Hey there, time traveller!
This article was published 10/10/2012 (1321 days ago), so information in it may no longer be current.
There have been days when the dominant tone coming from Olli Jokinen is raw anger. Other times the big would-be Winnipeg Jet centre has been the picture of pure frustration.
He has also, on various occasions, had the few reporters who have gathered to watch the Jets practise at MTS Iceplex in turn laughing, nodding like bobble-head dolls in agreement or exiting one of his scrums just plain appreciative of his perspective.
Yes, we can definitely say this has emerged as one of the more intriguing local sidebars to the National Hockey League lockout:
A whole lot of folks -- media, fans, teammates alike -- have come to love Jokinen's anything-but-boring take on all things collective bargaining.
So it was again on Wednesday when the 33-year-old Finn offered up his latest take on the ongoing lockout. And if you're looking for sunshine and hope on that front, we suggest you will soon be disappointed.
"Like I said a week ago, I think it's a shame if we miss any games and the season doesn't start on time," began Jokinen. "So we're probably going to have to look at it like we're going to have to miss the whole year. That's the mindset you have to have right now. If you think otherwise, you maybe are keeping your hopes up for nothing.
"The longer you go, the harder it's going to be to get the deal done. That's the way it was last time and I don't see it any differently (now). Every lockout has been longer, so... there's not really anything you should think otherwise."
This is the rational Jokinen speaking, a voice of lockout experience who lost millions in 2004-05 but survived to carve out a respectable 1,042-game NHL career.
This is the Jokinen who comes after the frustrated and angry Jokinen, apparently, and who has settled on resignation and, ultimately, finding silver linings to this whole mess.
"I was more optimistic a few weeks ago and we were hoping for the best," he said. "But it's like last time, everybody is saying, 'It's a good thing that they talk...' OK, maybe that's the only positive thing here if you really want to go into positives.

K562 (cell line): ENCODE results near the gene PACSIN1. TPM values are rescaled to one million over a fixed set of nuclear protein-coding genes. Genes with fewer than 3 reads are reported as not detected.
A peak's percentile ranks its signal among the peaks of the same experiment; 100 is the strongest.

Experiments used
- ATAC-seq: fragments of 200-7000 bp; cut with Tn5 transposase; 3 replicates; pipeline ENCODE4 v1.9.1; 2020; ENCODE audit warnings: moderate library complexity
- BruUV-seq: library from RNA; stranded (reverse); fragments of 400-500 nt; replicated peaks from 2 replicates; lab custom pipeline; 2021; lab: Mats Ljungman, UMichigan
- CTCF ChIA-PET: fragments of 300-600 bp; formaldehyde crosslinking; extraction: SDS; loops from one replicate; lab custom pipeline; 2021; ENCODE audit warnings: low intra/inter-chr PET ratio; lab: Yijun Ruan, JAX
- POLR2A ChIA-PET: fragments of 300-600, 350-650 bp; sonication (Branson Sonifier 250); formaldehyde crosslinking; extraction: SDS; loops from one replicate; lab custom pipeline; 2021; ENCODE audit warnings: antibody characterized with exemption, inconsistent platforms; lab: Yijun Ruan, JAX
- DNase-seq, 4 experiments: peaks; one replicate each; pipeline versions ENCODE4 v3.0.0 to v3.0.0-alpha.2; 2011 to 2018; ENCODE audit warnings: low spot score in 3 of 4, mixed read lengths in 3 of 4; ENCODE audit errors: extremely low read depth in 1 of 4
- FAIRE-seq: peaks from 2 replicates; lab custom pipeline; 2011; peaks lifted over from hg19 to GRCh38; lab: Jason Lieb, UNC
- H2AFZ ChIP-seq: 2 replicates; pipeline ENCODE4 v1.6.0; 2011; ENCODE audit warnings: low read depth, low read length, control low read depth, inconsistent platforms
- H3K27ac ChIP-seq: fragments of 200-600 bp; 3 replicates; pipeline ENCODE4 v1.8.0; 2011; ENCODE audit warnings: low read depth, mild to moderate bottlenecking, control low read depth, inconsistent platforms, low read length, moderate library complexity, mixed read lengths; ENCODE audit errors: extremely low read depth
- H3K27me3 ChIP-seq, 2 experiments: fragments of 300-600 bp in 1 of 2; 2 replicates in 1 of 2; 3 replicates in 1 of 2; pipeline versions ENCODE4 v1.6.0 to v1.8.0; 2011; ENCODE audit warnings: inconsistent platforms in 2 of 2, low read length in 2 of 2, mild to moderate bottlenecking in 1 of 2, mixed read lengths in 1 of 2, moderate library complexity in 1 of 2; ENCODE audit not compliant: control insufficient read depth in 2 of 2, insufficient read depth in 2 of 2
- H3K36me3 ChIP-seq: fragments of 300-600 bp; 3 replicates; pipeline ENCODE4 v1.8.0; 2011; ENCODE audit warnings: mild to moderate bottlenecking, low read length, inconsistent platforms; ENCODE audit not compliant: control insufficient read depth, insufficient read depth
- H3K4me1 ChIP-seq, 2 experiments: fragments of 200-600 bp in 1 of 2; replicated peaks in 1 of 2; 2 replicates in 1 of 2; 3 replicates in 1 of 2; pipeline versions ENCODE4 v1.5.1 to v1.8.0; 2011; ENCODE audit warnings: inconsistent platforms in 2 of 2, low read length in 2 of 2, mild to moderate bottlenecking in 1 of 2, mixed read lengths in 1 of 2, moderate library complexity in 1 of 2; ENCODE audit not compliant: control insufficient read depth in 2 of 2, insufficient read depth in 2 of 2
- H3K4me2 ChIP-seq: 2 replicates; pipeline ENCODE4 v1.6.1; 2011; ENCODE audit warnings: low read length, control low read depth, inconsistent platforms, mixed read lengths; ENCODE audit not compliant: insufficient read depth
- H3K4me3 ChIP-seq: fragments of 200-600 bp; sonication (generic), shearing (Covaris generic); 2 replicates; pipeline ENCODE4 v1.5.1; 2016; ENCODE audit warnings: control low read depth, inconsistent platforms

"I think the most-positive thing is you can stay active with your kids. You can enjoy the things that you don't normally get the chance to enjoy. At the same time you respect your wife a lot more because you start to realize what they go through in the year, you know?
"This is our job, but at the end of the day you don't want this whole lockout to affect your normal life because once you get to that point then it affects your everyday life. I try not to bring my work home. I've always been that way and I'll still be that way."
Jokinen insists he doesn't wake up in the morning and dive right into news, or lack of news, about the lockout. Having lived through it before, he knows the situation can be all consuming -- and not in a healthy way -- if a player lets it.
Most of all, he's come to understand he has to trust his NHL Players' Association brethren at the negotiating table can cut a fair deal.
In the meantime, all he can do is wait and hope for a quick resolution -- like the rest of us watching this drama unfold.
"I just think they should get the deal done so we can start hockey," he said with a shrug. "The rest of the stuff... you've got to fill papers, but at the end of the day there are going to be less and less stories because there's nothing to talk about. You shouldn't even be talking about it. You should be filling the pages with the NHL, with the MLB playoffs, the CFL.
"The good thing is they're meeting and they're talking and that could lead to other things. If there is silence on both sides and they're not even meeting then I think it's worse.
"It is what it is. You have to be prepared and willing to miss the year."
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Read into this what you will, Jets fans, but Mark Scheifele has dropped considerably in Hockey Future's latest prospect rankings. The Jets' top pick in 2011 has fallen from No. 14 in the spring to No. 32 in the fall ranking released this week.
The editors' rationale?
"He was not as dominant in performances for Canada at the WJC and his OHL production slipped after the tournament. He was also not particularly impressive in his 10 games with the St. John's IceCaps in the AHL playoffs, although some of that can be attributed to a more limited role. Scheifele has improved his scoring touch, which nicely complements his already fantastic passing skills. He has good vision and on-ice awareness and though he does not use his size to be a bruiser, it should help him endure the punishment of the pro game. Whether he is able to develop into a consistent scorer at the pro level is the primary reason for Scheifele's slide in the rankings."
To read more, check out their website at hockeysfuture.com .